W/R/T construction what should have been a cyclical issue it seems to me is becoming structural. Take the Bakken shale workers living 20 to a Nissen hut in work camps because there are no places to live. When it was easier to move the workers could simply pick up and go where the jobs are. Structural issues (job lock (assuming they have a job….) and debt tied to homes in the overbuilt parts of the country are preventing the movement.

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  23. anjin-san says:

    There is now the possibility that the US is overbuilt

    Yes. Malls and office parks everywhere. Subdivisions that no one wants to live in. We need to question the open-end growth model.

    Like or Dislike: Thumb up 1 Thumb down 0

  24. Rob in CT says:

    Regarding Krugman specifically, if memory serves it’s not his position that there is no structural component. IIRC, he thinks it’s something like 2/3 cyclical and 1/3 structural, but derides those who push “structural” because he thinks they’re using it as a way to avoid doing anything. He may or may not be correct on that.

    I think we all know the basic structural story: more machines/fewer people + cheap overseas/immigrant labor. This has helped (along with tax policy) inequality and created jobless recoveries, where businesses just hum along with fewer people. Profits: fine. Employment level: not fine. Ouch.

    I don’t know how this is going to shake out. I find myself both agreeing with JP on broad strokes, but also agreeing with those arguing for more public investment with, obviously, borrowed money (renovating/retrofitting buildings to be more energy efficient, lead abatement, etc), given the immediate situation (negative real rates + persistent high unemployment). Basically I think it would help some, but that problems would remain. The trend will remain. Then what? I don’t know.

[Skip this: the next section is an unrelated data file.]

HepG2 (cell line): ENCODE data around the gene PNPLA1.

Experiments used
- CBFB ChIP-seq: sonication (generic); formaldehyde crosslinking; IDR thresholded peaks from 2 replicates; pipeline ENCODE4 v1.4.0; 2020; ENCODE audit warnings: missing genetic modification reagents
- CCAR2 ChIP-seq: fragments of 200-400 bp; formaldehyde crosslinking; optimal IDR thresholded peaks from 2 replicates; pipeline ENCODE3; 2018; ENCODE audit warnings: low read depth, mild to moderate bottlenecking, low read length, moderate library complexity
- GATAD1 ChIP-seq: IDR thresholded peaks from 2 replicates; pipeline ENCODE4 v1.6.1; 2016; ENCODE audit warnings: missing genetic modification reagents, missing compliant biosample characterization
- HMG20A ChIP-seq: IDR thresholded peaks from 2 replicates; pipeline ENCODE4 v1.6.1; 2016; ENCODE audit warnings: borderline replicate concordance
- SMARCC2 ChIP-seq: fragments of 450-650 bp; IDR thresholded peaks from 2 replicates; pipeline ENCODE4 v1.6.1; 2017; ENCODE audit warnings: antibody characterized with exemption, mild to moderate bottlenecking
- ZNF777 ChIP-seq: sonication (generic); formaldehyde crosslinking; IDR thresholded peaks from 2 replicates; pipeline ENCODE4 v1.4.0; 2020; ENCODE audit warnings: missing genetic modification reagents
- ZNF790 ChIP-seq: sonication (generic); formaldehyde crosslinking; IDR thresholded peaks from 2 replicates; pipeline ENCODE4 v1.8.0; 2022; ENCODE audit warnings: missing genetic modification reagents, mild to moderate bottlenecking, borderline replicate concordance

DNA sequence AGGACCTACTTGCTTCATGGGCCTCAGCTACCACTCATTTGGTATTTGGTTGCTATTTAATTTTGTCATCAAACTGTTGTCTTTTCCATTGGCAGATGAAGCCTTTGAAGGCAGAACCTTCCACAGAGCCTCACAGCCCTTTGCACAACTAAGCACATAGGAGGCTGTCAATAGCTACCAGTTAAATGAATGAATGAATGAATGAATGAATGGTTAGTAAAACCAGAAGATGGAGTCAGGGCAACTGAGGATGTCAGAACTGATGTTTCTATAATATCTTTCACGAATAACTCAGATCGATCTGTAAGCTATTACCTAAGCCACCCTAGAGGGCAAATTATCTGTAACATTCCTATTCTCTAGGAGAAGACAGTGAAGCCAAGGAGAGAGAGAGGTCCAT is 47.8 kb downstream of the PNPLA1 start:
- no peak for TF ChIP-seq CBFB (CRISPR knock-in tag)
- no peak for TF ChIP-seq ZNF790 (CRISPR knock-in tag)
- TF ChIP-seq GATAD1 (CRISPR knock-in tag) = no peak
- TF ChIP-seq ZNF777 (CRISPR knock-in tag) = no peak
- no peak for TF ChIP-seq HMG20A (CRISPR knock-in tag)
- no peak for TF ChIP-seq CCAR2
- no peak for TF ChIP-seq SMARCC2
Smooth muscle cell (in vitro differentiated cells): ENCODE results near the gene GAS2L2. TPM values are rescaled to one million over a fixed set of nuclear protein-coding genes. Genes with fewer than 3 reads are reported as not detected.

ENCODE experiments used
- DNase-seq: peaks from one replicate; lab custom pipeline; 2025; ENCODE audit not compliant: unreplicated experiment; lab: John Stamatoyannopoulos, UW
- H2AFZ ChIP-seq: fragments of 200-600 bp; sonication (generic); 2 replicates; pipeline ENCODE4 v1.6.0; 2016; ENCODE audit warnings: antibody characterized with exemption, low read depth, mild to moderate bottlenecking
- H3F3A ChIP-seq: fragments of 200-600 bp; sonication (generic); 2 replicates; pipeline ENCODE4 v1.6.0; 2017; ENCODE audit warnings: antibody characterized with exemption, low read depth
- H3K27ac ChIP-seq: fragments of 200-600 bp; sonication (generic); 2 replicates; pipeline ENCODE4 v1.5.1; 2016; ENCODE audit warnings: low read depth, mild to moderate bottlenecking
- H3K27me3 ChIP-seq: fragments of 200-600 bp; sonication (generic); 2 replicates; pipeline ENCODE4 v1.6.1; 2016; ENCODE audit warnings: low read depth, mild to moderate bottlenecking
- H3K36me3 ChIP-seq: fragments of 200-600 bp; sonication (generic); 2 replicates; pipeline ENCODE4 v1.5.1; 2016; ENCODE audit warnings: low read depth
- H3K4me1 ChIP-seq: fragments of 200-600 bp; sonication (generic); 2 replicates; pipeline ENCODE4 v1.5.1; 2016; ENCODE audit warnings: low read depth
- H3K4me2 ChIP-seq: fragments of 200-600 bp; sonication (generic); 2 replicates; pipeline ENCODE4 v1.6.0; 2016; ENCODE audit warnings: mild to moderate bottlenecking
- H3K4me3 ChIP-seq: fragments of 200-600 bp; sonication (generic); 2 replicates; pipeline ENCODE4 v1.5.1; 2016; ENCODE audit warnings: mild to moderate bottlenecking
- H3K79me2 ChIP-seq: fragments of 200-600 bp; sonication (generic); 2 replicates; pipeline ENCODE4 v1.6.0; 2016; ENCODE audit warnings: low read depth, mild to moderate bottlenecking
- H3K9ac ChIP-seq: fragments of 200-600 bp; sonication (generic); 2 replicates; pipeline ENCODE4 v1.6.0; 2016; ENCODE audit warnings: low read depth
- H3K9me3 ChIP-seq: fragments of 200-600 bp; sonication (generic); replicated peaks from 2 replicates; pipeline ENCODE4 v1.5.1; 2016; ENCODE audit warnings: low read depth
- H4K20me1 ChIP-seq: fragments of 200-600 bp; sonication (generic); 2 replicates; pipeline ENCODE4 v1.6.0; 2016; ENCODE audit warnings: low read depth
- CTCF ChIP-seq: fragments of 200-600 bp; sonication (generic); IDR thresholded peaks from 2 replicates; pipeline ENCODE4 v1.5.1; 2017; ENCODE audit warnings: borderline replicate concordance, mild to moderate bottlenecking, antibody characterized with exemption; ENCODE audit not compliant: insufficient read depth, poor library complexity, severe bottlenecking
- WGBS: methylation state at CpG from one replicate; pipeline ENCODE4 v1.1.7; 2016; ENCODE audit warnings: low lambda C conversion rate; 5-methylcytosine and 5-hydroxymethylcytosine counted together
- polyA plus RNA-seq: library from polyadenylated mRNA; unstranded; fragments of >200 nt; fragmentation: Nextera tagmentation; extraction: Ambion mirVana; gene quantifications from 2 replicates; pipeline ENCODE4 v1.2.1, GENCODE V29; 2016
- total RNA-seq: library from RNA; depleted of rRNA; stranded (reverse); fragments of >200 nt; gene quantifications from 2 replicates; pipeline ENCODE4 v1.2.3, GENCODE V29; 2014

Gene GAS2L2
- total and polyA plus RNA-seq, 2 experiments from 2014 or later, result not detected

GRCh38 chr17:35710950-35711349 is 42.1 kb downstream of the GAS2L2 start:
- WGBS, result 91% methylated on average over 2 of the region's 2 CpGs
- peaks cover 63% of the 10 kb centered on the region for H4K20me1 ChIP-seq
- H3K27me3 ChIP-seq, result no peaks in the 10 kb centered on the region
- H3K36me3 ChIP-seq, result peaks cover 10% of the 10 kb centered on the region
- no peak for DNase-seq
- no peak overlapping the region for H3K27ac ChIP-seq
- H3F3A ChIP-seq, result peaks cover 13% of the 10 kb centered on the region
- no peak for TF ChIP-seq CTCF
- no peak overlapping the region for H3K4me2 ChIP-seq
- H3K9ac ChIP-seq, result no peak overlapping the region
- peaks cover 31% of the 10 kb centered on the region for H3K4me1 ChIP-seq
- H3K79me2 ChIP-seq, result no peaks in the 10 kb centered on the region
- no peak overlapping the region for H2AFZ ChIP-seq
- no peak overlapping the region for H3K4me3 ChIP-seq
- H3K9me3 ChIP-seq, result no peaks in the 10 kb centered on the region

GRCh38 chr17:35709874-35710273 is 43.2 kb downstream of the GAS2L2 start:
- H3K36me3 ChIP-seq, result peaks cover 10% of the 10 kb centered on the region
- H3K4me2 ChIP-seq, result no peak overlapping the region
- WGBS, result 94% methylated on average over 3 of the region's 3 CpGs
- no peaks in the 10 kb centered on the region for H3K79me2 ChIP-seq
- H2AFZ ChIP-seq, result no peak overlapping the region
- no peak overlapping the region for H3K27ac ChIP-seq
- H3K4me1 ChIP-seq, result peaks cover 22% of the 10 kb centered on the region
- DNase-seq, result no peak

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  25. john personna says:

    @rudderpedals:

    I think it was kind of the peak when boomers owned both their family homes AND their future retirement homes in parallel.

    (Maybe that’s a California thing, but a lot extended themselves with out of state, second home, purchases.)

    Part of the aging demographic thing is downsizing, and for continuance, you’d need a cohort wanting to fill the McMansions again.

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  26. john personna says:

    (Or immigration to fill those homes. Hence the very good but unpopular idea “buy a home, get a visa.”)

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  27. rudderpedals says:

    @john personna: I wanna rely on Rob from CT’s point that the elements of the problem are some combination of cyclical stuff and structural problems. Obviously there’s a structural problem with an economy that gets so top-heavy in FIRE and financial shenanigans that when the business cycle turns the whole thing capsizes, amplifying the downward swing. I guess my concern was more a micro level concern where those who might have been and still could be insulated from cyclical swings are instead left to their own devices and over time contribute to the structural problem but in a different way, as long term un or under employed, or they lose their health, etc.

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  28. grumpy realist says:

    What we may have to do is admit that if we want a truly working economy we’re going to have to stop trying to be so goddamn efficient at everything. Push everything onto machines we don’t have to pay salaries to, you have a company manufacturing a lot of product but there’s no demand out where to buy the product because everyone is unemployed.

    The other pull-back we’re going to have to do is make sure that for any economic benefit, it’s not only the guy at the top that takes all of it. Spread the increase in wealth around. People running companies have to think not just of their product, but also making sure that the people around them can buy their product. Remember Ford and his “outrageously high” salaries for his workers? He wanted them to be able to afford to purchase the cars his company was making.

    We have to stop worrying so much about cutting costs and more about stimulating demand.

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  29. Tillman says:

    stagnant… at best, struggling

    fairly stable, solid, moderate

    The libertarian versus the economist.

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  30. al-Ameda says:

    Doug’s headline says one thing, and ….

    “It’s not a home-run report by any stretch, but it’s constructive,” said John Ryding, chief economist at RDQ Economics. “It’s another month of fairly stable, solid, moderate job creation.”

    …. well, some people have a different interpretation.